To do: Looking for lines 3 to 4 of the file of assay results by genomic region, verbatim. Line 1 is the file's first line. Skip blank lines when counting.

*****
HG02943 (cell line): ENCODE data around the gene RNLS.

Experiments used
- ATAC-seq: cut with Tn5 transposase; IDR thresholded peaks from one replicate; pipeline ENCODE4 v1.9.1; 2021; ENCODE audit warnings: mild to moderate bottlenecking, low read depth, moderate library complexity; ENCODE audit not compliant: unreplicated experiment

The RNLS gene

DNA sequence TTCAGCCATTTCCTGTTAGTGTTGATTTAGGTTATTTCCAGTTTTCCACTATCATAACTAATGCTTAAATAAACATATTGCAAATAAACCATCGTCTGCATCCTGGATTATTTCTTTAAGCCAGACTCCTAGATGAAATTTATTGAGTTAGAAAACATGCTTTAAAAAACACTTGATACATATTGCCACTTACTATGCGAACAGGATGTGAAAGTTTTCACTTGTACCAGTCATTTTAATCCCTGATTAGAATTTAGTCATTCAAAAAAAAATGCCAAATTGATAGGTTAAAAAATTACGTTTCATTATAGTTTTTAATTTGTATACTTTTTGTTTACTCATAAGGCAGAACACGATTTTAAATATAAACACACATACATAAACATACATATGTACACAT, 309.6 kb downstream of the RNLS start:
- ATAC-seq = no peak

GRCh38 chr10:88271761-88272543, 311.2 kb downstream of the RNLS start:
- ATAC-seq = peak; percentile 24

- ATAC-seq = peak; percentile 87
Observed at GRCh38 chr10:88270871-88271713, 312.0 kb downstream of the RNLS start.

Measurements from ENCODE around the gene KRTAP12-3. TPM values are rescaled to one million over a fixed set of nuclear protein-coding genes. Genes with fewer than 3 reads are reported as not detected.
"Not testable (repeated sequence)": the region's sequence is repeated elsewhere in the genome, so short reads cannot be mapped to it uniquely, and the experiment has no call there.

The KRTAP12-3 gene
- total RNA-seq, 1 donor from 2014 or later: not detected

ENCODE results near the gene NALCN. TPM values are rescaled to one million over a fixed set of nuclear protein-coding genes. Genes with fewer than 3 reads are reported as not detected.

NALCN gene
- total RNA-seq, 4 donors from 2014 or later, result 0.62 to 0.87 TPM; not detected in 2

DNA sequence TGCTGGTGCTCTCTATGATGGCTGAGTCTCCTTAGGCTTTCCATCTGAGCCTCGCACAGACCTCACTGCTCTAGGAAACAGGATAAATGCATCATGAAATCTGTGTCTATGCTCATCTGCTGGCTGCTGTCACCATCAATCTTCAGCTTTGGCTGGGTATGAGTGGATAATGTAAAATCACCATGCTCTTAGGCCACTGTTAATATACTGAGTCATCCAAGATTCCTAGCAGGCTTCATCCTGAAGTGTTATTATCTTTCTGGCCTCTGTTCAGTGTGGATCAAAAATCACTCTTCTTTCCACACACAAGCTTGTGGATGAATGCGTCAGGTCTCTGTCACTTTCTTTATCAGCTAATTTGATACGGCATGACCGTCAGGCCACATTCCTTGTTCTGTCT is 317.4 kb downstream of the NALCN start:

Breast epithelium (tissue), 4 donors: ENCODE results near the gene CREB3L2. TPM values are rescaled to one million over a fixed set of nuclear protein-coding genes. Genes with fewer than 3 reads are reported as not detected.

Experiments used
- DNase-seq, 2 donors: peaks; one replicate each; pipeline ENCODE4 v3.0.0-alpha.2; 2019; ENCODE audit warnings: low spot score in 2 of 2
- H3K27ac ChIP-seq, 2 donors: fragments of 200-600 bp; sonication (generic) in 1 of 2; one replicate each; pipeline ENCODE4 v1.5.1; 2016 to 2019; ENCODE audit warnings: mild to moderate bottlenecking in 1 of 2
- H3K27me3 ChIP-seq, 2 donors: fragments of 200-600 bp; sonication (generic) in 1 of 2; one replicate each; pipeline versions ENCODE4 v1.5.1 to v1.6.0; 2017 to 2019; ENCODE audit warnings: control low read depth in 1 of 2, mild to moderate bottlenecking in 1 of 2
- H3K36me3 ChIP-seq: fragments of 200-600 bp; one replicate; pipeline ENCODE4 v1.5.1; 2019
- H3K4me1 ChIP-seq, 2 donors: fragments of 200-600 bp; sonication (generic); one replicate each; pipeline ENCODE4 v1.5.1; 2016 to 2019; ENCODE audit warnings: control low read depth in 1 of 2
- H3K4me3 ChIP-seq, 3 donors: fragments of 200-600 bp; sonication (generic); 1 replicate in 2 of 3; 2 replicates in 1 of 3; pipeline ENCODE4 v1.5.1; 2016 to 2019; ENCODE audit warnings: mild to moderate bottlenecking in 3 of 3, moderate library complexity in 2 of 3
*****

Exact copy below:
- ATAC-seq: cut with Tn5 transposase; IDR thresholded peaks from one replicate; pipeline ENCODE4 v1.9.1; 2021; ENCODE audit warnings: mild to moderate bottlenecking, low read depth, moderate library complexity; ENCODE audit not compliant: unreplicated experiment

The RNLS gene